The headlines have been filled recently with Uber’s tales of HR woe, culminating with CEO Travis Kalanick being “asked” to leave the company. As a seasoned CEO and serial entrepreneur who views culture as the most valuable asset in any company, I could see this coming from a mile away.
It was only a matter of time before the misogynistic culture that is apparently rampant within Uber would dent their bottom line and heads would roll.
Don’t get me wrong, I love Uber as a service. I use it all the time and gush over their app — especially the super cool animation of the little car approaching my pick up location.
However, building a great product used by millions of people each day does not entitle you to mistreat and harass your employees. Eventually that type of behavior catches up to you and things start to unravel.
But it doesn’t have to be that way.
Capitalism and an empathetic, empowering corporate culture can co-exist. In fact, I believe that having a great culture actually improves every aspect of your business — including your profitability and chances for success. It seems so obvious to me but apparently I’m one of the few who got the memo.
What’s better than having highly motivated, passionate employees devoted to improving every aspect of your company not because they feel threatened or entitled, but because they want to?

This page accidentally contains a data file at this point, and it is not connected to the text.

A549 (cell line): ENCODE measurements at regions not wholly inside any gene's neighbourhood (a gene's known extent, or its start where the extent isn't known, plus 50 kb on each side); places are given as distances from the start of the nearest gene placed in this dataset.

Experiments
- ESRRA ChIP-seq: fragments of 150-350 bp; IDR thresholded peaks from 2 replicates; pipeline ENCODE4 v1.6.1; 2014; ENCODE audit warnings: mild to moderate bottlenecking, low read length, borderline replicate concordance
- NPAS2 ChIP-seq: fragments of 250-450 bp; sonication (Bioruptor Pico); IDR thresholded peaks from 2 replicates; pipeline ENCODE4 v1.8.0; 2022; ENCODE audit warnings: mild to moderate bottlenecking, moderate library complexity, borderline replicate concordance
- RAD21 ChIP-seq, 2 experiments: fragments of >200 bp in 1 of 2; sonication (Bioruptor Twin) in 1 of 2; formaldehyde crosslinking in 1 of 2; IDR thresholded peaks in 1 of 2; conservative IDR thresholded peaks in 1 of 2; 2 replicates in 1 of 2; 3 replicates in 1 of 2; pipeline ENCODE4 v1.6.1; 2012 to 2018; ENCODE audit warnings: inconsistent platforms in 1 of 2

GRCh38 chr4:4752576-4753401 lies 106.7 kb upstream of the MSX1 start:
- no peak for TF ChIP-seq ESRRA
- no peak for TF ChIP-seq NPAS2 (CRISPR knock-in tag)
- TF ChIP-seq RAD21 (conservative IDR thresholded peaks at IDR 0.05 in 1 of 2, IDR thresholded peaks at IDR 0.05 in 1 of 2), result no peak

Isn’t it easier to retain corporate knowledge and customer relationships when your employees stick around rather than chasing them away and replacing them with a revolving door of new hires that must climb a steep learning curve?
Wouldn’t it be less challenging to hire quality employees in the first place if your company had a reputation for fairness and equality rather than a dark cloud of negativity and discrimination hanging over it?
I mean seriously, on an emotional level doesn’t it make you feel better as a human being when people are happy rather than upset or threatening legal action?
Fostering a cutthroat, take-no-prisoners type of culture seems a bit irrational to me but I guess I’m old school.
Our company is not nearly as big or as successful as Uber but maybe we’ll get there one day. Hopefully if we do arrive, I’ll end up on the cover of the New York Times for something less sensational and a bit more inspiring than Travis did.
One thing I’m certain of, we’ll have a heck of a lot of fun along the way and we’ll be riding the tail winds and competitive advantage of a strong corporate culture.
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